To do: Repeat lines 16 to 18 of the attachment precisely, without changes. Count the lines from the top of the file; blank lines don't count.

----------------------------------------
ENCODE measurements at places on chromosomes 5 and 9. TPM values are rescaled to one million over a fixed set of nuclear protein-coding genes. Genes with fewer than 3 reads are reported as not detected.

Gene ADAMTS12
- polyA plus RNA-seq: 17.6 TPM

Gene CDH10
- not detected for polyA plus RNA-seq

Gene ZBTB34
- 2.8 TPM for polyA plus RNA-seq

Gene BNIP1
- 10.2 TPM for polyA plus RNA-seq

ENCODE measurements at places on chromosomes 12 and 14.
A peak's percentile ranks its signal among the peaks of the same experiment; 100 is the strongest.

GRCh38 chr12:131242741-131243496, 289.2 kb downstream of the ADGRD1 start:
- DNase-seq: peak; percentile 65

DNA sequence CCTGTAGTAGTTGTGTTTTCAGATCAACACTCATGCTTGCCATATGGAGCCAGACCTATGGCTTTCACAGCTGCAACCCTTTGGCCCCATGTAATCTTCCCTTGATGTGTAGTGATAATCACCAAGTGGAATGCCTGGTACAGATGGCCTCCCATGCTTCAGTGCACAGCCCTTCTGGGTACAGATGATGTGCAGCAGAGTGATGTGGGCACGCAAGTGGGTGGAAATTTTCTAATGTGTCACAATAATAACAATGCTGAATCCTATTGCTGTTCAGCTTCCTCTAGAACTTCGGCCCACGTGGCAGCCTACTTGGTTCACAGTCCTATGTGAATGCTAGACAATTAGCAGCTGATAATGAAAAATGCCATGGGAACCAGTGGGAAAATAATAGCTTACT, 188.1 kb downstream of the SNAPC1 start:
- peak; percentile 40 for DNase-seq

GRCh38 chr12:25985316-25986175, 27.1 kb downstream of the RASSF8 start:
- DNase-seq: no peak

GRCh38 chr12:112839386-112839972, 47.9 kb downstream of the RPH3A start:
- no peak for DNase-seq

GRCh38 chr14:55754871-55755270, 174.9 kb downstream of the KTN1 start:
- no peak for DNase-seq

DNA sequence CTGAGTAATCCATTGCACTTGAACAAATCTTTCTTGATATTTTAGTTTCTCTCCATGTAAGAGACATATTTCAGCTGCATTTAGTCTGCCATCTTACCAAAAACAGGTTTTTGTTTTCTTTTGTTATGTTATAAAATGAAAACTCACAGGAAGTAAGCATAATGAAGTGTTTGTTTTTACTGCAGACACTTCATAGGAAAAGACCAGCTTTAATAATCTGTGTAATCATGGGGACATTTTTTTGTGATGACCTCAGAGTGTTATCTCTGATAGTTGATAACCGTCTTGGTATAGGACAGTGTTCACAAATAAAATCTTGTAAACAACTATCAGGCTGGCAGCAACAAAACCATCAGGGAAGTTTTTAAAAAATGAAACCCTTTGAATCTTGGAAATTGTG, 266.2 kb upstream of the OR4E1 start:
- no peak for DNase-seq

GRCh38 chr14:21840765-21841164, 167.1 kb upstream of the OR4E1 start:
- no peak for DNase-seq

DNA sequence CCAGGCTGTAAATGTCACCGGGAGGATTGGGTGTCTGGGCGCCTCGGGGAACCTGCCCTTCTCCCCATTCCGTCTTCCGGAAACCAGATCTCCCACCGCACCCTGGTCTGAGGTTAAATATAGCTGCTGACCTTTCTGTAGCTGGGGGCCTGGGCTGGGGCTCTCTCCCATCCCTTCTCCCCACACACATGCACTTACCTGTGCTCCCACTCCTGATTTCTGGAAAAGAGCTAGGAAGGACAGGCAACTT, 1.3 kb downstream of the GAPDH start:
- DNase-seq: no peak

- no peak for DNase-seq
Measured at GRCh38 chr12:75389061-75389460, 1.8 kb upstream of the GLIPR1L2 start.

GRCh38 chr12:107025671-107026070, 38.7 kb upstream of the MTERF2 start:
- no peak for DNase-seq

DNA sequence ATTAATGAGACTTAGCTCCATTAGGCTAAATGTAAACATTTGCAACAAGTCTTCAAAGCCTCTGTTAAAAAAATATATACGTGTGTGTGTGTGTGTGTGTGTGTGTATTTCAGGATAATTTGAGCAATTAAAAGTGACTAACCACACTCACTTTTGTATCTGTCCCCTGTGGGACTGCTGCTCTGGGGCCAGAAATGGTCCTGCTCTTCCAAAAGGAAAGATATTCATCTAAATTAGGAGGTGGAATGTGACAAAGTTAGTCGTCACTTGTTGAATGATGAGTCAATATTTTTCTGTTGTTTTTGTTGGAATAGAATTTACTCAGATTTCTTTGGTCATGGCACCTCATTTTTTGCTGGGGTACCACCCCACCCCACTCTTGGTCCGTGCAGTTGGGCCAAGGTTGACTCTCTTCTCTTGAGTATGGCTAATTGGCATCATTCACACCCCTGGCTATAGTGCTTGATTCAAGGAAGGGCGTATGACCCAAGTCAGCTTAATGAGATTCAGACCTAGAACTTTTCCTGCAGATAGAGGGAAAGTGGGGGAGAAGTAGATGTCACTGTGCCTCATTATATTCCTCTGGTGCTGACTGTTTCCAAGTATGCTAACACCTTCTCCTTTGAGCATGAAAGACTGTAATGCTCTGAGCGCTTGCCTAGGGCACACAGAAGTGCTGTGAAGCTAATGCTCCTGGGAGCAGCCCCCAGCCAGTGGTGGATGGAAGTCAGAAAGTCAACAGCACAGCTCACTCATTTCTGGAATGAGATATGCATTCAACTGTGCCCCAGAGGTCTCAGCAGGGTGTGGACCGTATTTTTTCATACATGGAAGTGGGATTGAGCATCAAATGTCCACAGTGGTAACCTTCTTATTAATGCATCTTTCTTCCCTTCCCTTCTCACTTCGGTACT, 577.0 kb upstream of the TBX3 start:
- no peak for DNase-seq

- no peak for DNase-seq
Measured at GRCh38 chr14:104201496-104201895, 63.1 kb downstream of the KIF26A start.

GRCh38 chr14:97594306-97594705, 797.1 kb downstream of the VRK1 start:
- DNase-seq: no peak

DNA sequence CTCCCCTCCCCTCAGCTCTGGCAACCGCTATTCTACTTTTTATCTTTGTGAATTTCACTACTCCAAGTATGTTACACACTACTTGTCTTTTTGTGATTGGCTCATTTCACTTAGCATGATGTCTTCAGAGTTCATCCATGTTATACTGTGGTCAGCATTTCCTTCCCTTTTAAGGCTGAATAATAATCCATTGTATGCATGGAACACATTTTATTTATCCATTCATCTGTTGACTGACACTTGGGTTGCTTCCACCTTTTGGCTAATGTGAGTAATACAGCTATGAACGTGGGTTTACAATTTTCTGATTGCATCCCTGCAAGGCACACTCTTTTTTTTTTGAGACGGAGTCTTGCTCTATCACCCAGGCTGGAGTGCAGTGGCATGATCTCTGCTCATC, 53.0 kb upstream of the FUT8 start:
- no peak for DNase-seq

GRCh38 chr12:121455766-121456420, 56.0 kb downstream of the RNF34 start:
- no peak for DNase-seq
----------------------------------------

GRCh38 chr12:25985316-25986175, 27.1 kb downstream of the RASSF8 start:
- DNase-seq: no peak

GRCh38 chr12:112839386-112839972, 47.9 kb downstream of the RPH3A start: